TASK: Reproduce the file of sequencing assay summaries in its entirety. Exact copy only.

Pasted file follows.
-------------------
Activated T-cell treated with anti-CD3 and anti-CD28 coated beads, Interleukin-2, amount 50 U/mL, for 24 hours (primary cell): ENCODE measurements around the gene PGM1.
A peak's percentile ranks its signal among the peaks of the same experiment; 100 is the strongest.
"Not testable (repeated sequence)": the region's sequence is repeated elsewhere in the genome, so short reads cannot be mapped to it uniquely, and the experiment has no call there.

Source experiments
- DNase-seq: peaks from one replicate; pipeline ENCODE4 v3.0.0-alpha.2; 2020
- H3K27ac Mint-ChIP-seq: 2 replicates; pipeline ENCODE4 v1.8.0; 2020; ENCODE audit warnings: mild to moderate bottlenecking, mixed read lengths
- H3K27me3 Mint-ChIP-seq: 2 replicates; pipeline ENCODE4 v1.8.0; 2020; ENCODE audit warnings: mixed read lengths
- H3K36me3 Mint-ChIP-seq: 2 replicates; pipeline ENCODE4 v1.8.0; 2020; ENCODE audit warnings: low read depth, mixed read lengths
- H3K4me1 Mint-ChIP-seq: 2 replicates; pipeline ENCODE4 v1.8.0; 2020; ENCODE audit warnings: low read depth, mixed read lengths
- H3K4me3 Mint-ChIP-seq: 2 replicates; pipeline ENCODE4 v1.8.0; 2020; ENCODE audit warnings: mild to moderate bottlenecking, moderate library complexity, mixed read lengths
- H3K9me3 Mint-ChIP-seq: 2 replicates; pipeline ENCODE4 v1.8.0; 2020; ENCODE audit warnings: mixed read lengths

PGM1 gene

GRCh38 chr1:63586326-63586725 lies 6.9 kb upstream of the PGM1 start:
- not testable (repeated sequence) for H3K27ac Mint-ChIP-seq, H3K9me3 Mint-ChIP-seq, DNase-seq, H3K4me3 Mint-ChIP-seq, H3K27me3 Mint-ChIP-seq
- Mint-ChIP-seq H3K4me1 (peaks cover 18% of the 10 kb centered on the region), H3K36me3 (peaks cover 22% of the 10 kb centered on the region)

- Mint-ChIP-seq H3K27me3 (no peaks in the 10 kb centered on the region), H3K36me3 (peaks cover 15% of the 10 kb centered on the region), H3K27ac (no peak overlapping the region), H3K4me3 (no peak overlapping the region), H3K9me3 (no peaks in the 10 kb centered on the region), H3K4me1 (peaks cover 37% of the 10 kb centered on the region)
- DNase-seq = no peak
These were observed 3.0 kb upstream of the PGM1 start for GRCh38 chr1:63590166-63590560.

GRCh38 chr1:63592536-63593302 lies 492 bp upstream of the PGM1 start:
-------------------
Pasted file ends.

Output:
Activated T-cell treated with anti-CD3 and anti-CD28 coated beads, Interleukin-2, amount 50 U/mL, for 24 hours (primary cell): ENCODE measurements around the gene PGM1.
A peak's percentile ranks its signal among the peaks of the same experiment; 100 is the strongest.
"Not testable (repeated sequence)": the region's sequence is repeated elsewhere in the genome, so short reads cannot be mapped to it uniquely, and the experiment has no call there.

Source experiments
- DNase-seq: peaks from one replicate; pipeline ENCODE4 v3.0.0-alpha.2; 2020
- H3K27ac Mint-ChIP-seq: 2 replicates; pipeline ENCODE4 v1.8.0; 2020; ENCODE audit warnings: mild to moderate bottlenecking, mixed read lengths
- H3K27me3 Mint-ChIP-seq: 2 replicates; pipeline ENCODE4 v1.8.0; 2020; ENCODE audit warnings: mixed read lengths
- H3K36me3 Mint-ChIP-seq: 2 replicates; pipeline ENCODE4 v1.8.0; 2020; ENCODE audit warnings: low read depth, mixed read lengths
- H3K4me1 Mint-ChIP-seq: 2 replicates; pipeline ENCODE4 v1.8.0; 2020; ENCODE audit warnings: low read depth, mixed read lengths
- H3K4me3 Mint-ChIP-seq: 2 replicates; pipeline ENCODE4 v1.8.0; 2020; ENCODE audit warnings: mild to moderate bottlenecking, moderate library complexity, mixed read lengths
- H3K9me3 Mint-ChIP-seq: 2 replicates; pipeline ENCODE4 v1.8.0; 2020; ENCODE audit warnings: mixed read lengths

PGM1 gene

GRCh38 chr1:63586326-63586725 lies 6.9 kb upstream of the PGM1 start:
- not testable (repeated sequence) for H3K27ac Mint-ChIP-seq, H3K9me3 Mint-ChIP-seq, DNase-seq, H3K4me3 Mint-ChIP-seq, H3K27me3 Mint-ChIP-seq
- Mint-ChIP-seq H3K4me1 (peaks cover 18% of the 10 kb centered on the region), H3K36me3 (peaks cover 22% of the 10 kb centered on the region)

- Mint-ChIP-seq H3K27me3 (no peaks in the 10 kb centered on the region), H3K36me3 (peaks cover 15% of the 10 kb centered on the region), H3K27ac (no peak overlapping the region), H3K4me3 (no peak overlapping the region), H3K9me3 (no peaks in the 10 kb centered on the region), H3K4me1 (peaks cover 37% of the 10 kb centered on the region)
- DNase-seq = no peak
These were observed 3.0 kb upstream of the PGM1 start for GRCh38 chr1:63590166-63590560.

GRCh38 chr1:63592536-63593302 lies 492 bp upstream of the PGM1 start: